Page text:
NASA's most important mission is exploring the solar system. Near-term human exploration missions are possible, and they should start soon. Yet our current plan seems to be waiting a decade or more developing the perfect launch vehicle while we delay work on a deep-space habitat and lunar lander.
In the 40 years since the last Apollo crew visited the moon, we have developed new technology, and learned how to live and operate in space, but we are no longer willing to take the necessary risks to achieve great accomplishments.
NASA should focus on its core and unique missions by divesting itself of anything that can reasonably be placed in another agency. For example, the Earth science programs, more than 10 percent of NASA's annual budget, can find more appropriate homes elsewhere.
NASA is pursuing nearly a dozen technology "priorities" with only enough funding to support three appropriately. We should prioritize technologies that give us the biggest bang for our buck, including solar-electric propulsion and cryogenic propellant storage and transfer. The systems that follow from these technologies, such as in-space refueling depots, can truly revolutionize how we operate in space, leading to widespread human settlement of the space frontier.
NASA must pursue the difficult endeavor of cutting-edge science, but the agency must properly define its needs. The James Webb Space Telescope provides a clear example -- NASA seemed unprepared for its difficulties, and repeatedly surprised that it would take additional time and funding to accomplish the mission.
I have never seen NASA accomplish a large mission on budget and on schedule. NASA should work on these projects, but it needs better cost estimates, and better program management.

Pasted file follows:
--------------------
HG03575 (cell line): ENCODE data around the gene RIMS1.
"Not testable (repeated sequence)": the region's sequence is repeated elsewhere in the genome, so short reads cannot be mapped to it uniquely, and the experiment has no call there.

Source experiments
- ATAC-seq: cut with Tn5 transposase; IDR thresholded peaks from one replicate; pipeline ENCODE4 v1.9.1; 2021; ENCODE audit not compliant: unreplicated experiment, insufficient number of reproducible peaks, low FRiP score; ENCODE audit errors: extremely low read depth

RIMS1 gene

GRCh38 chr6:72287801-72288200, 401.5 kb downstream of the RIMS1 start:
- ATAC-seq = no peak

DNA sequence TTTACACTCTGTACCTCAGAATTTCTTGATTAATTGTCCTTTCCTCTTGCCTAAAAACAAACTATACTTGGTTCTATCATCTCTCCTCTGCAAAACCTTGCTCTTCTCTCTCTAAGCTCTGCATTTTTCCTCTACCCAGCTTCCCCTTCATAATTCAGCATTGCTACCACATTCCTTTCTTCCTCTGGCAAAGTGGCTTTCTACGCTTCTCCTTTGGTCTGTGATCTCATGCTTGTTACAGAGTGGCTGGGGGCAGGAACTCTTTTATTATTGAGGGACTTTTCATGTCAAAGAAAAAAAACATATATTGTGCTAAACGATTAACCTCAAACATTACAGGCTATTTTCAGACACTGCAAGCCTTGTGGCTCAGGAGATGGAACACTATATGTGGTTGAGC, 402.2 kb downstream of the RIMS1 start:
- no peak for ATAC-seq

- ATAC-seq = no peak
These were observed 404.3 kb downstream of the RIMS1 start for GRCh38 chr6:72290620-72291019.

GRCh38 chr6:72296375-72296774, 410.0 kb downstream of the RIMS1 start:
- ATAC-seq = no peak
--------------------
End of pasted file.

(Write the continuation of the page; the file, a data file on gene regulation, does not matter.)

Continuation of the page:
NASA should lead an international cooperative effort to protect our people and our assets by clearing away space debris. NASA also needs to assume the critical role of deflecting near-Earth objects, which pose a fundamental threat to life and property on the Earth. This is the only preventable natural disaster, and it is worth the cost to provide an insurance policy against potential planetary destruction.
In keeping with one of the long-standing functions of NASA, the agency should use commercially provided space services and hardware. In other words, NASA should not design and build something, such as crew and cargo transportation to low Earth orbit, if it reasonably believes it can buy it from an American commercial entity.
Unfortunately, NASA is pursuing NASA-built cryogenic technology, instead of leveraging the expertise and capabilities at Boeing, Lockheed Martin, Ball Aerospace, and other well-respected aerospace companies that are well positioned and have great expertise on this technology.
When President Kennedy announced the moon mission, the entire program was based upon technologies that did not yet exist. Now NASA is incapable and unwilling to include technologies that have not yet been proved in space. NASA has lost its edge.
We will never re-create Apollo, the product of many complex variables, but the truth is we don't really want to re-create Apollo. This time we want to colonize the solar system, building settlements on the moon, in deep space, and on Mars.
We can create this future if we understand what the data tell us, and have the courage to act on them. Unfortunately, fundamental misunderstandings of our capabilities, as well as the usual political and parochial interests, have gotten in the way.
In 1893 Frederick Jackson Turner announced that the Western frontier, which defined the American experience and character, had been closed. In the 1960s, through the moon program, America rediscovered the power of the frontier, but only for a decade. Do we have the courage to find it once more?